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What Happens When the Body Signals a Need for Energy

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Scientists Discover Molecular Switch That Controls if Fat Is Stored or Burned

Even the smallest errors in lipid metabolism can lead to high cholesterol levels (blood lipid levels), increasing the risk of cardiovascular diseases, obesity, or diabetes.

Our body’s energy production heavily relies on the balance of fat metabolism. Scientists at the University of Basel, Switzerland, have made a groundbreaking discovery—a molecular switch that finely regulates lipid metabolism within our cells. This switch exerts control over the storage and conversion of lipids into energy.

Energy is an indispensable requirement for all living organisms, obtained through various components of our diet. While a portion of this energy is utilized immediately, the excess is stored. Glucose serves as an instantly accessible energy source, while fats are reserved in the form of lipid droplets within our cells.

When the body demands energy from these fat stores, lipids are transported to the mitochondria—the cellular powerhouse. Here, lipids undergo conversion into ATP (adenosine triphosphate), a critical molecule supplying energy to our cells.

Yet, the questions arise: How much energy does our body necessitate from these energy reserves? What proportion of lipids should be transformed into ATP? When should this process commence and conclude? Professor Anne Spang’s research team at the Biozentrum, University of Basel, delved into lipid metabolism in both yeast and human cells.

Their investigations uncovered a remarkable protein named Arf1, functioning as a molecular switch, deftly regulating these processes.

The noteworthy findings have been recently published in “Nature Cell Biology.”

Arf1 protein alters the contact site between lipid droplets and mitochondria, facilitating energy flow

“Arf1 is a familiar protein to us. We already know that it has several functions in the Golgi apparatus, the cell’s sorting station. We have now discovered that Arf1 also plays a role in regulating energy metabolism in the mitochondria,” adds first author Dr. Ludovic Enkler. “Arf1 ensures the transport of lipids from lipid droplets to mitochondria.”

Researchers hypothesize that Arf1 modifies the environment at the contact site between lipid droplets and mitochondria, enabling lipids to penetrate the mitochondria.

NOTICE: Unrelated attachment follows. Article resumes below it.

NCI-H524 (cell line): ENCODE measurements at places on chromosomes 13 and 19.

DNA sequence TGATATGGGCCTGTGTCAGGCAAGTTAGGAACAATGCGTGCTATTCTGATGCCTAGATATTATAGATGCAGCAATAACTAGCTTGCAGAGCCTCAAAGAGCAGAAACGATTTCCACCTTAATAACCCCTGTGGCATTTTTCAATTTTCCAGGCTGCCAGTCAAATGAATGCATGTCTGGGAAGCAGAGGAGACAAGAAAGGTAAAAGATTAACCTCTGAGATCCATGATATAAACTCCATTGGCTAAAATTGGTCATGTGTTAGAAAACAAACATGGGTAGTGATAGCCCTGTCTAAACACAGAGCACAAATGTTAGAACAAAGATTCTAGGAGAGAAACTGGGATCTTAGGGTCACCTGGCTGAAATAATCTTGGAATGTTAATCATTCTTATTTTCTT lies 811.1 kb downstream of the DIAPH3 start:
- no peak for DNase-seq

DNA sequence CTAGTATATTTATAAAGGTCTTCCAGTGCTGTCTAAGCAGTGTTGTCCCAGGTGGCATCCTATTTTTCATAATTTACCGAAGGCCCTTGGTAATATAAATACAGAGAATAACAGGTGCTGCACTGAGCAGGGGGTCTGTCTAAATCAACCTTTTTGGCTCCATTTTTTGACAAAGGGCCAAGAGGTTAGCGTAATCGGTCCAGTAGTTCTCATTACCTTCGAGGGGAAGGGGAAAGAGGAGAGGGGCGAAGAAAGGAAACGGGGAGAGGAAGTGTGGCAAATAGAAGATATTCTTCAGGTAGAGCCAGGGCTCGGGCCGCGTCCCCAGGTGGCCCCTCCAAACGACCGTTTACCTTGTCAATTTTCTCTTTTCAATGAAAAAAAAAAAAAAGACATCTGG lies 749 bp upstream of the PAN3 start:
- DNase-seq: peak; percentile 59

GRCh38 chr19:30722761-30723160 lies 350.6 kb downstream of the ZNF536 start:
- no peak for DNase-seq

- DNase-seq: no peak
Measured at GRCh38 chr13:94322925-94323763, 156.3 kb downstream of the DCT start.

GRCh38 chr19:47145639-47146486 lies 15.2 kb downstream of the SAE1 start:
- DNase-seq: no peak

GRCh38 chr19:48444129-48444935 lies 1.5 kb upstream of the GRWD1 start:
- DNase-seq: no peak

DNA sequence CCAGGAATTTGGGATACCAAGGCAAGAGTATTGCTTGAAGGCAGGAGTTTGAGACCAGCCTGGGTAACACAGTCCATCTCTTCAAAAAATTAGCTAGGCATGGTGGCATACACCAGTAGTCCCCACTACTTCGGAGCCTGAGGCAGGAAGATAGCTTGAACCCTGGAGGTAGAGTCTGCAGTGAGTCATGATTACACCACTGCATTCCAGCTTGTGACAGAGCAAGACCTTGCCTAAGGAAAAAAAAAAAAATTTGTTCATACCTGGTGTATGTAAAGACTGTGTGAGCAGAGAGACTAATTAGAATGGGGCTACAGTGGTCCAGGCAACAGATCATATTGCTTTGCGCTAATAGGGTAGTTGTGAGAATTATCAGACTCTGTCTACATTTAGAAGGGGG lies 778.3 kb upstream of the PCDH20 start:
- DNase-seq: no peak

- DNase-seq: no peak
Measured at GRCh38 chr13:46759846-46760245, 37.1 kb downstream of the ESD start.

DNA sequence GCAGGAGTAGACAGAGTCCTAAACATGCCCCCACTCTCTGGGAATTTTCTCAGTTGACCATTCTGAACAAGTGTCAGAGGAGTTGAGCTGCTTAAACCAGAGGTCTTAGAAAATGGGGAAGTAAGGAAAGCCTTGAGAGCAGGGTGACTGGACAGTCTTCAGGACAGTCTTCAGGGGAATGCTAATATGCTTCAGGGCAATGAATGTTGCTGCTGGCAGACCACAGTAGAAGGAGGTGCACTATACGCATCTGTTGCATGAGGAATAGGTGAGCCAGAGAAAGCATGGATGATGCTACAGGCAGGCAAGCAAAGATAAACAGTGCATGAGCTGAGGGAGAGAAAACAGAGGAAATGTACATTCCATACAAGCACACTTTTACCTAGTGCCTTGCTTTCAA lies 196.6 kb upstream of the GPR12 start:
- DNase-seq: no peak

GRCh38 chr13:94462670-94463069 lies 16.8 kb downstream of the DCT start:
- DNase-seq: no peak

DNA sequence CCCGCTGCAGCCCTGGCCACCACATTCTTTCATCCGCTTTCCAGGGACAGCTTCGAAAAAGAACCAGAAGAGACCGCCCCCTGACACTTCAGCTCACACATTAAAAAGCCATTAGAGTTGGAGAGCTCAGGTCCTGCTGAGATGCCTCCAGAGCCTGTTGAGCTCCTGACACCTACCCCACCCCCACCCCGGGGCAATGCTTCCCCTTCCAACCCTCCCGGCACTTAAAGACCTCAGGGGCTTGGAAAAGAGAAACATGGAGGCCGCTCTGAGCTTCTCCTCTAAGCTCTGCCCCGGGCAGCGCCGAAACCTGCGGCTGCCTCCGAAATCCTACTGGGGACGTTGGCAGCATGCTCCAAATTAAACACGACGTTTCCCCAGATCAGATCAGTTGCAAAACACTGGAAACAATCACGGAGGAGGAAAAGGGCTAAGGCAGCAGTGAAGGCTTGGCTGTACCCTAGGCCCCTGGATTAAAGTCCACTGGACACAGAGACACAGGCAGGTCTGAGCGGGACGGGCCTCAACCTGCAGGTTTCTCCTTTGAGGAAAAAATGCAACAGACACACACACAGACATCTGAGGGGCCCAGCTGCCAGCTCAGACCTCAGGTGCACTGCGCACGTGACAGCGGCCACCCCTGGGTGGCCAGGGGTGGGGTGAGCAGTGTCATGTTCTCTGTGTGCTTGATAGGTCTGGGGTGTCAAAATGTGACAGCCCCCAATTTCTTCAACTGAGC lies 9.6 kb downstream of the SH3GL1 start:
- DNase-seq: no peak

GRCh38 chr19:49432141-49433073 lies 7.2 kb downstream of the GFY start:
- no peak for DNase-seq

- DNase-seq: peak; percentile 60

When the body signals the need for energy, Arf1 grants passage to lipids into the mitochondria. Once the energy demand is satisfied, the transport ceases.

“Thus, the system only works when the feedback loop of the energy requirements works,” adds Ludovic Enkler.

Disrupted energy flow: Consequences of overactive or absent Arf1

“However, if the Arf1 protein is absent or overactive, the entire system gets out of balance,” remarks Anne Spang. “In both cases, the feedback control between demand and production does not work, leading to insufficient ATP energy supply. Consequently, fatty acids accumulate in lipid droplets.”

The sensitivity and intricate complexity of lipid metabolism become evident when considering various lipid metabolism disorders. Even minor errors in lipid metabolism can lead to elevated blood lipid levels (high cholesterol), heightening the risks of cardiovascular diseases, obesity, and diabetes.

Employing advanced techniques like spatial proteomics, capable of studying all proteins within different cellular structures, the research team strives to identify the specific components involved in the feedback process of Arf1 protein in cells.

Their ultimate objective is to unravel the intricate details of lipid trafficking at the contact sites between lipid droplets and mitochondria.

Source: 10.1038/s41556-023-01180-2

Image Credit: Shutterstock

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